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Spagnola: Zoning In On The Offense


FRISCO, Texas – The Red zone.

Might as well of late be the Twilight Zone for the Dallas Cowboys.

No joke. Not trying to be funny. I'm serious.

This Cowboys team suddenly is turning the corner on offense. There is evidence. First, the young Cowboys growing up before our very eyes have won five consecutive games. They have shrugged off a 3-5 start to stand 8-5, a surprise to many, and are on the precipice of clinching their second NFC East title in three years and their third in five years with three games to go – the first of which comes up at noon on Sunday against the Indianapolis Colts (7-6) at Lucas Oil Stadium.

Win and they are in.

They have upped their scoring average from 19.25 points per game over the first eight outings to 24.5 points during this five-game winning streak. The running back, Ezekiel Elliott, with four 100-yard rushing games in the past five, now leads the NFL in rushing.

The quarterback, Dak Prescott, has jumped his eight-game QB rating of 87.4 to now 96.7, thanks to playing at a 106.6 rating over the past five games.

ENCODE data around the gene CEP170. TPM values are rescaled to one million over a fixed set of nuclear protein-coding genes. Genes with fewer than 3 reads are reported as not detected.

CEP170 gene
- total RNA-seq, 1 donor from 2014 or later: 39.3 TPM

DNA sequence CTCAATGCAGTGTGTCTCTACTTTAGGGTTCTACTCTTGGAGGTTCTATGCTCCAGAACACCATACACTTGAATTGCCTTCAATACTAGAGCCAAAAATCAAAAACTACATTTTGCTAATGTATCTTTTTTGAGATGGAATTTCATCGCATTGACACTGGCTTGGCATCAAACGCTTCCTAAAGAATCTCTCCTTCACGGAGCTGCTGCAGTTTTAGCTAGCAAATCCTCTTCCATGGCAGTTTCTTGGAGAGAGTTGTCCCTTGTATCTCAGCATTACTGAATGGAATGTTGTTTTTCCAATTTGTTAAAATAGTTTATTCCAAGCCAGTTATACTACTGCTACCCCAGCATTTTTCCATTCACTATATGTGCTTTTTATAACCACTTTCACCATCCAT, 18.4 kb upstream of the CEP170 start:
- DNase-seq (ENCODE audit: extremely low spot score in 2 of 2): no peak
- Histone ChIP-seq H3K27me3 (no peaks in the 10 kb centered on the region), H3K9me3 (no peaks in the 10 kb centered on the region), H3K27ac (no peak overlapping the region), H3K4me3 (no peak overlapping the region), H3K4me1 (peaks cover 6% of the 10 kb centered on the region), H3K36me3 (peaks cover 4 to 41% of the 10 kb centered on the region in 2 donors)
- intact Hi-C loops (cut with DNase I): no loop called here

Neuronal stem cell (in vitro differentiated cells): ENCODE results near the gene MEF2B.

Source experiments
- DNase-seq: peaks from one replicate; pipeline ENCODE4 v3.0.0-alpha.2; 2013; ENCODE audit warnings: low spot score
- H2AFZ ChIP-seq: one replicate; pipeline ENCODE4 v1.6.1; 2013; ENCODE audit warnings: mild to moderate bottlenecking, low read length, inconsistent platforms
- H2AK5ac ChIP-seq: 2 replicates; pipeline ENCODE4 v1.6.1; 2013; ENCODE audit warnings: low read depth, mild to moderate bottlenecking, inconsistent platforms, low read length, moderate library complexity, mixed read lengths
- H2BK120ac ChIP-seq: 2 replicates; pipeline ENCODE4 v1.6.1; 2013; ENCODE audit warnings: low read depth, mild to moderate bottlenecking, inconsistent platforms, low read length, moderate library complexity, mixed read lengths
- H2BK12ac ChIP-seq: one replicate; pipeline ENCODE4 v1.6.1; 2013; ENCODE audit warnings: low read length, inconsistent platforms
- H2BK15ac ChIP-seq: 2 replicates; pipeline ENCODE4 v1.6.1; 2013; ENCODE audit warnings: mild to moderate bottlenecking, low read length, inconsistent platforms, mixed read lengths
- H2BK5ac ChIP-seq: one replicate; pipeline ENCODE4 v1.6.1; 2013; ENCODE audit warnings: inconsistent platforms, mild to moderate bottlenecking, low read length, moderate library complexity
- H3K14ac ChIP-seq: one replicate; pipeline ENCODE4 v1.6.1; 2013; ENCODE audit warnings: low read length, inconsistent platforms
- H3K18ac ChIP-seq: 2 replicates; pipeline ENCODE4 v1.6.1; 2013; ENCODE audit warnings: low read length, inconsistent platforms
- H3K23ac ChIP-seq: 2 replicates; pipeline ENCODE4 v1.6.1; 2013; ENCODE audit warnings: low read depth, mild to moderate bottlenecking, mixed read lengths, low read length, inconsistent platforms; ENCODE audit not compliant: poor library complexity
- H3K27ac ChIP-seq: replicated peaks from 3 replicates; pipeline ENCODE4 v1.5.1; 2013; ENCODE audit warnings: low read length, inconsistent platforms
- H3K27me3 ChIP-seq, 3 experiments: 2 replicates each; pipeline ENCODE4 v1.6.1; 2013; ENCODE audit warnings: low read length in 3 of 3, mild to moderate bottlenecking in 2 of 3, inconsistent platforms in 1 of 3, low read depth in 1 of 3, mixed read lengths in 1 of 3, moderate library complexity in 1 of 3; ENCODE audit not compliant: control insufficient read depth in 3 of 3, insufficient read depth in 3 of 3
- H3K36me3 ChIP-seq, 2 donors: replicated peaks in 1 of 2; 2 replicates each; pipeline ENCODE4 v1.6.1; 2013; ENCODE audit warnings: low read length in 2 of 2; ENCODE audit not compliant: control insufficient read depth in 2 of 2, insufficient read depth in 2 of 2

And the most-welcomed new wide receiver, Amari Cooper, leads the NFL in receiving over the span of the six games he's played with the Cowboys – 40 catches, 642 yards and six touchdowns, a pace that factors out over 16 games to 107 catches, 1,712 yards and 16 touchdowns.

Yet, the Cowboys have found themselves during this five-game winning streak with just 20 points going into their final possession in the 27-20 victory over Philly; only 22 points after dominating Atlanta in a three-point win; managing to beat New Orleans with just 13 points; and the 23 fourth-quarter points allowing the Eagles to force an overtime victory.

Just seems as though the Cowboys have been beating teams offensively up and down the field for the past five games, but not by much on the scoreboard.

In fact, over the past five games, enough to vault themselves into the current fourth seed in the NFC playoff picture and just one game in back of the third-seeded Bears (9-4), the Cowboys have averaged 404.2 yards a game. That average would rank them fifth in the NFL. Yeah, they've been that good.

But maybe the only thing holding them back from being a dynamic offense, like the one they were over the 2016 season and the first eight games of the 2017 season when their points per game average hovered right around 28 both times is …

Yep, you guessed it, red zone efficiency, and more specifically, goal-to-go touchdown efficiency. For some reason, they can go up and down the field, up and down the field, but once they reach the opponent's 20-yards line, and again, more specifically the 10, it's like football paralysis sets in.